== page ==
The Meaning of Irony
Irony always arises from a contrast of some kind. The contrast may be between things, as they appear to be, and as they actually are. A man may say something and mean just the opposite. When that happens, we say that he has made an ironical remark. Then we may expect something to happen, but find that just the opposite has happened. In such a case there would be irony in what we had expected.Similarly, we may expect a man to behave in a particular way, and we may then find that he has behaved in just the opposite way. In such a case, there would be irony in our expectation of that man’s behaviour. Ironies of this kind are frequent in literature. Irony heightens the effect. In a humorous context, irony heightens the comic effect; and, in a serious or sombre context, irony heightens the tragic effect. Irony is one of the most common, and one of the most effective, weapons in the hands of a writer. Conrad was an adept in the use of irony. Indeed, irony is as pervasive in his novels as it is in the novels of Jane Austen. But all Jane Austen’s novels deal with the domestic and everyday social life of the English people, while Conrad’s novels deal largely with life on the distant seas and with the unusual experiences of human beings. Besides, irony in Jane Austen’s novels has a comic effect; while much of Conrad’s irony has a sombre or grim quality.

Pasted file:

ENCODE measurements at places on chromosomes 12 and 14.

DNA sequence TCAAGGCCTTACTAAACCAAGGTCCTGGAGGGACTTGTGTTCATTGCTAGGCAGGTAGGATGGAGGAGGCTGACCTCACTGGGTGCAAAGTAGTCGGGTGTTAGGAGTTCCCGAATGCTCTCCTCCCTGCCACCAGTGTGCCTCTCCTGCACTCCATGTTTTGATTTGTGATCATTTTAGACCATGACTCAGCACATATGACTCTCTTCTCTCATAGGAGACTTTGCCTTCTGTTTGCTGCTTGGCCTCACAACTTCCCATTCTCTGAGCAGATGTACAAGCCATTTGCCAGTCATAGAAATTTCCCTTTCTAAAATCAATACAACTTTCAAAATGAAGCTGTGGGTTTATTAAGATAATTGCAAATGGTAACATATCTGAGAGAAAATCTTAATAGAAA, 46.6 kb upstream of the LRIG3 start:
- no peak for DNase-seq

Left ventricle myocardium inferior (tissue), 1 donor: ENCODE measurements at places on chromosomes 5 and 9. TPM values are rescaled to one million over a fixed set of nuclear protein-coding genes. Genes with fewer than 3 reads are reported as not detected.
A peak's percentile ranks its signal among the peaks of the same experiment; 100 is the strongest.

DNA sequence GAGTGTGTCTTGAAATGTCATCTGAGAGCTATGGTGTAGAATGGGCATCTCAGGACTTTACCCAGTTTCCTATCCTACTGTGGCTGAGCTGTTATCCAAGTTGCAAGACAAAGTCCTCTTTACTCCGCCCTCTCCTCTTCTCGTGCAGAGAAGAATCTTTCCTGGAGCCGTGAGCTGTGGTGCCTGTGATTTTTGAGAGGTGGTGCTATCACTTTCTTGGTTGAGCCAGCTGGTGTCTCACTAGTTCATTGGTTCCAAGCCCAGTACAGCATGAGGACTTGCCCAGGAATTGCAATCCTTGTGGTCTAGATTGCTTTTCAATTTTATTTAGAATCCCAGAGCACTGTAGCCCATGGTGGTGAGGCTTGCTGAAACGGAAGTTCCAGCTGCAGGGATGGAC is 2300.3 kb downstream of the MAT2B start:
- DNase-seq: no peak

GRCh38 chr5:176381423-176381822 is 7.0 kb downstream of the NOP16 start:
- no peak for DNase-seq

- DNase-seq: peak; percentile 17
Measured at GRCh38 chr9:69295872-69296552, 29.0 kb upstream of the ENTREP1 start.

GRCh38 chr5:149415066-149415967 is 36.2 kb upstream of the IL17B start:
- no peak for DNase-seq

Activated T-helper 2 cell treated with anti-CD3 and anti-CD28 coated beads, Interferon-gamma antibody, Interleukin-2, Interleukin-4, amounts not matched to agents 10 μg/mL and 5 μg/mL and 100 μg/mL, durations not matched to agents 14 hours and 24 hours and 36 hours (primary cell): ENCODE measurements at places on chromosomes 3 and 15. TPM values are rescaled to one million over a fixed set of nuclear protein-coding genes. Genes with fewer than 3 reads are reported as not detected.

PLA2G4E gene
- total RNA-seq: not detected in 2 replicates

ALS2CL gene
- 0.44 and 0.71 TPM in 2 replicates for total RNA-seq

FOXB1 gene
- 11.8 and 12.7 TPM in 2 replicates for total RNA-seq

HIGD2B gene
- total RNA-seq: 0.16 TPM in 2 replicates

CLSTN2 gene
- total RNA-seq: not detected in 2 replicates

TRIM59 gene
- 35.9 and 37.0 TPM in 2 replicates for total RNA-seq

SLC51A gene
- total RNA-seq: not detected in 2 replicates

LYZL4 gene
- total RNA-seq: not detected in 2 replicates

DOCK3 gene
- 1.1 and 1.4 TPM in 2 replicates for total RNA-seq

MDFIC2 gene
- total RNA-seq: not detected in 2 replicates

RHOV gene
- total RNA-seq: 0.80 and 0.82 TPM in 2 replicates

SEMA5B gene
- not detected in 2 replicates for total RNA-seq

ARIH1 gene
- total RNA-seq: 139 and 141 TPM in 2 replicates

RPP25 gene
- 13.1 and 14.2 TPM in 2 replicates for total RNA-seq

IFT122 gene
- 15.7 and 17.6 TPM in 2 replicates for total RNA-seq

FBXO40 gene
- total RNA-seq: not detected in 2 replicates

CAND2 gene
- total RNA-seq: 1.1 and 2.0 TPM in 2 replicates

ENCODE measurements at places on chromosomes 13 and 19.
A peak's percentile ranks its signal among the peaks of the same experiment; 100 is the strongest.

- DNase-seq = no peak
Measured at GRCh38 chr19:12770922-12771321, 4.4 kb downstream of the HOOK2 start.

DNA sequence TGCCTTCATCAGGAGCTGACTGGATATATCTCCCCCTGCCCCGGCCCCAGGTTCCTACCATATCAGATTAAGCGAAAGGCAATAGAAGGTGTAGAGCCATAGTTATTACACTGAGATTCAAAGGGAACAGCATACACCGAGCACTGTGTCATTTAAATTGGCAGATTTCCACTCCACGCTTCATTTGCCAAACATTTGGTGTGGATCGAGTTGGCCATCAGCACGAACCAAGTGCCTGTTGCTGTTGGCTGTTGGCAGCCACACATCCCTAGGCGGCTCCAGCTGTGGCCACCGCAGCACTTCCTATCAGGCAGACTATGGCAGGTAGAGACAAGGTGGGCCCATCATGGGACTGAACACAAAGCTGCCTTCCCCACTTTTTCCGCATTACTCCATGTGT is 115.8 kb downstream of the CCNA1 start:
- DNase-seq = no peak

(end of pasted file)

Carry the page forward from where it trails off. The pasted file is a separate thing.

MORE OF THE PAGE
The Transformation in Kurtz, the Greatest Irony in the Novel